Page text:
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Nanowire dye-sensitized solar cells


Excitonic solar cells1—including organic, hybrid organic–inorganic and dye-sensitized cells (DSCs)—are promising devices for inexpensive, large-scale solar energy conversion. The DSC is currently the most efficient2 and stable3 excitonic photocell. Central to this device is a thick nanoparticle film that provides a large surface area for the adsorption of light-harvesting molecules. However, nanoparticle DSCs rely on trap-limited diffusion for electron transport, a slow mechanism that can limit device efficiency, especially at longer wavelengths. Here we introduce a version of the dye-sensitized cell in which the traditional nanoparticle film is replaced by a dense array of oriented, crystalline ZnO nanowires. The nanowire anode is synthesized by mild aqueous chemistry and features a surface area up to one-fifth as large as a nanoparticle cell. The direct electrical pathways provided by the nanowires ensure the rapid collection of carriers generated throughout the device, and a full Sun efficiency of 1.5% is demonstrated, limited primarily by the surface area of the nanowire array.

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Figure 1: The nanowire dye-sensitized cell, based on a ZnO wire array.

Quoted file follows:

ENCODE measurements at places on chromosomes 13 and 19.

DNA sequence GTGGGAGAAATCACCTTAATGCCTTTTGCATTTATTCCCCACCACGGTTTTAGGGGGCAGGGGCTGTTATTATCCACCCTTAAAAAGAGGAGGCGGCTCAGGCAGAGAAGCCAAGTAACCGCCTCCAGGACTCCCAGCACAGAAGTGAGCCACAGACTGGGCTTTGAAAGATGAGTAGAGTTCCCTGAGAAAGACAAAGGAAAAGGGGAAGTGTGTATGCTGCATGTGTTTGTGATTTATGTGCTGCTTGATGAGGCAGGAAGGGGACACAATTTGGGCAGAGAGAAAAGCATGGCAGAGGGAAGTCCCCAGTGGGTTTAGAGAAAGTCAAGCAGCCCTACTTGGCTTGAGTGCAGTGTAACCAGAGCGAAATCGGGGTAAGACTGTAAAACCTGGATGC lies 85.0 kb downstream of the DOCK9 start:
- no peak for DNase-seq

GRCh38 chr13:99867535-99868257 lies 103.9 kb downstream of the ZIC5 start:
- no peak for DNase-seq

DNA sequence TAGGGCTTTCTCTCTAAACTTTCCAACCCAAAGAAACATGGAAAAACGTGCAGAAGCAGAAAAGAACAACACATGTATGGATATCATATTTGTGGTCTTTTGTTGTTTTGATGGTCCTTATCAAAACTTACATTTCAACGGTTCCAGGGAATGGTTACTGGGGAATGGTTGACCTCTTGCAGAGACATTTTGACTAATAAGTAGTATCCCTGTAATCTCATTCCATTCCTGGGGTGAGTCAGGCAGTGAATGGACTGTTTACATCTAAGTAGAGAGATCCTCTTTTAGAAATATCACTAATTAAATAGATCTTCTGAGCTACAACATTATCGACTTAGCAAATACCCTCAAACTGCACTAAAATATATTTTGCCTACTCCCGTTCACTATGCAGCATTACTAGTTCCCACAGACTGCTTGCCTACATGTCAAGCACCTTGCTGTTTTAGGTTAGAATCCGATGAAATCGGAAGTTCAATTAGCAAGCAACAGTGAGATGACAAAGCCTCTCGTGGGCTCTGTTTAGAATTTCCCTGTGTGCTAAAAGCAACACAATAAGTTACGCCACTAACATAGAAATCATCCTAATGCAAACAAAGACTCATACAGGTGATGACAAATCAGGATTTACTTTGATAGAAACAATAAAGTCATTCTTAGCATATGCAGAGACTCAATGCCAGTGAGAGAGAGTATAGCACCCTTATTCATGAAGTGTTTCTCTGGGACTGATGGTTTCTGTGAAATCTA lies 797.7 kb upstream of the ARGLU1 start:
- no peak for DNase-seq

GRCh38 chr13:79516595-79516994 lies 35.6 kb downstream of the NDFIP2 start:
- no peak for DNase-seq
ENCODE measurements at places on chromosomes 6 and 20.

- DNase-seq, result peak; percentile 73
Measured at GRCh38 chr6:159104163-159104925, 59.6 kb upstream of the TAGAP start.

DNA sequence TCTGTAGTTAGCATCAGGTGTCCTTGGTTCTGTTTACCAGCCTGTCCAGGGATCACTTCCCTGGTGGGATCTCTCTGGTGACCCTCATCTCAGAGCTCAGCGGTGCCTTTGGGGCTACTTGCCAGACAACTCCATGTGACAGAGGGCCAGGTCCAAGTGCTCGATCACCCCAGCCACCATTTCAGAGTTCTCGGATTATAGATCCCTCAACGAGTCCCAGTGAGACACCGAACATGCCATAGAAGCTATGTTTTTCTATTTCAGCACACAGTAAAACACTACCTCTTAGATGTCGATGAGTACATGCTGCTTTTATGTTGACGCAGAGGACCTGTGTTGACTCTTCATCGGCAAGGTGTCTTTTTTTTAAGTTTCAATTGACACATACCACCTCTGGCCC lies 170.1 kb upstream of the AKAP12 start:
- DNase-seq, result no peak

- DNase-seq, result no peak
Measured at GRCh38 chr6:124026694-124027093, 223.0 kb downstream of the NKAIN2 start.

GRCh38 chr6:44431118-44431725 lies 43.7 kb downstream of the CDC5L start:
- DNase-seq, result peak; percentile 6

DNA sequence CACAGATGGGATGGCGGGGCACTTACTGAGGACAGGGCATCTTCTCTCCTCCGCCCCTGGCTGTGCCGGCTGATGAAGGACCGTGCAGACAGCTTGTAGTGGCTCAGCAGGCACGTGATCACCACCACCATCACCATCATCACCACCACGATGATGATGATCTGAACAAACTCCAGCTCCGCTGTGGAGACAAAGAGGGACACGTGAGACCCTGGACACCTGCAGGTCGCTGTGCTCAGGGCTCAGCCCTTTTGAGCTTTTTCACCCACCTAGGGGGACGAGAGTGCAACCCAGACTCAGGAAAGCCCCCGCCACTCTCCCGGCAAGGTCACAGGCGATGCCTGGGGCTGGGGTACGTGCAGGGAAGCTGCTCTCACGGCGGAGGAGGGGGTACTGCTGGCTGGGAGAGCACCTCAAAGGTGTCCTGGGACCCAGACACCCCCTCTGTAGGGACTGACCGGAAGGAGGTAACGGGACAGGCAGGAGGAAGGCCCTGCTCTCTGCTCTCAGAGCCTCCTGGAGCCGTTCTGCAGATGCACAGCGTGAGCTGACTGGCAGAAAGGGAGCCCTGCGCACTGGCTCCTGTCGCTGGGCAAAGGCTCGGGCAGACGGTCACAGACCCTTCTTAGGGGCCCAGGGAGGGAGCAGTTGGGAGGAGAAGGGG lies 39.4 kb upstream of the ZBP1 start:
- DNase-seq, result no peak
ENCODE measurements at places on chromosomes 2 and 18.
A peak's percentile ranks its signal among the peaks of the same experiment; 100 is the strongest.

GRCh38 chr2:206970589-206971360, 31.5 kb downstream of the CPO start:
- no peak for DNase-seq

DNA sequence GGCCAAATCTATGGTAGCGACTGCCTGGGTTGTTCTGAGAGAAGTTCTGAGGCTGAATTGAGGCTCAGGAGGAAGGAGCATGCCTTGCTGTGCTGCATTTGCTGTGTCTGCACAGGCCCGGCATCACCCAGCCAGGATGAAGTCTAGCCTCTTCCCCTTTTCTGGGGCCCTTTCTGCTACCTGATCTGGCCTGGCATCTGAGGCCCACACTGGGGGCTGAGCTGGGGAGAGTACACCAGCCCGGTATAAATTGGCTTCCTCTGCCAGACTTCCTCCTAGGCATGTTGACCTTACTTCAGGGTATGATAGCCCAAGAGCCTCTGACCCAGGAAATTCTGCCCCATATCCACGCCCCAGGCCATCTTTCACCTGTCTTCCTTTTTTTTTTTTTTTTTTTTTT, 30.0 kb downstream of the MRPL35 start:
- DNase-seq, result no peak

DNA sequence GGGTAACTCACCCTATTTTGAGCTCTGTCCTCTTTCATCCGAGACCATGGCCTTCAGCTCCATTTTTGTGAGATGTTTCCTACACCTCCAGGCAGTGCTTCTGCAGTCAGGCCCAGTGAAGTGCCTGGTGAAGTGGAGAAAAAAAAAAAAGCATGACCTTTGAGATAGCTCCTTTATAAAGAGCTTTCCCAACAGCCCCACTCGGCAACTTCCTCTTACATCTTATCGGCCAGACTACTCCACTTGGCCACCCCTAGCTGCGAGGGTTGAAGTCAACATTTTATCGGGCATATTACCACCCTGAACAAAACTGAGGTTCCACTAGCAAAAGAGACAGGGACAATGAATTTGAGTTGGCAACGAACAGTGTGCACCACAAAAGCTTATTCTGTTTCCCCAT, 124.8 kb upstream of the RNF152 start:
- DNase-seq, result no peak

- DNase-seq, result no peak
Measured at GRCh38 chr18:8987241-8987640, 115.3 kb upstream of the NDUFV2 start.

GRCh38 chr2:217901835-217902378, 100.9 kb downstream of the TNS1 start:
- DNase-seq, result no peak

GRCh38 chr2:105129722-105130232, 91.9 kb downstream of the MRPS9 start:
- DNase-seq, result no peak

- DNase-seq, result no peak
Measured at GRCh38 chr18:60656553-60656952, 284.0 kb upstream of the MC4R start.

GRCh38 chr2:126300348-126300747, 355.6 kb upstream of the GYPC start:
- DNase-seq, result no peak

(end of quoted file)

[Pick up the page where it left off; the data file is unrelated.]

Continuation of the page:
Figure 2: Device performance under AM 1.5G illumination.
Figure 3: Comparative performance of nanowire and nanoparticle cells.
Figure 4: Transient mid-infrared absorption traces of dye-sensitized ZnO nanowire (NW) and ZnO nanoparticle (NP) films pumped at 400 nm.


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We thank M. Graetzel, A. P. Alivisatos, J. Frechet, B. O'Regan, E. Kadnikova, U. Bach, D. Milliron and I. Gur for discussions, T. Lavarone and S. Hamzehpour for technical assistance and A. P. Alivisatos for use of the solar simulator. This work was supported by the US Department of Energy, Office of Basic Sciences.

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Correspondence to Peidong Yang.

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Supplementary figures S1, S2, S3, S4, S5, S6, S7, S8 and S9 (PDF 563 kb)

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Law, M., Greene, L., Johnson, J. et al. Nanowire dye-sensitized solar cells. Nature Mater 4, 455–459 (2005).

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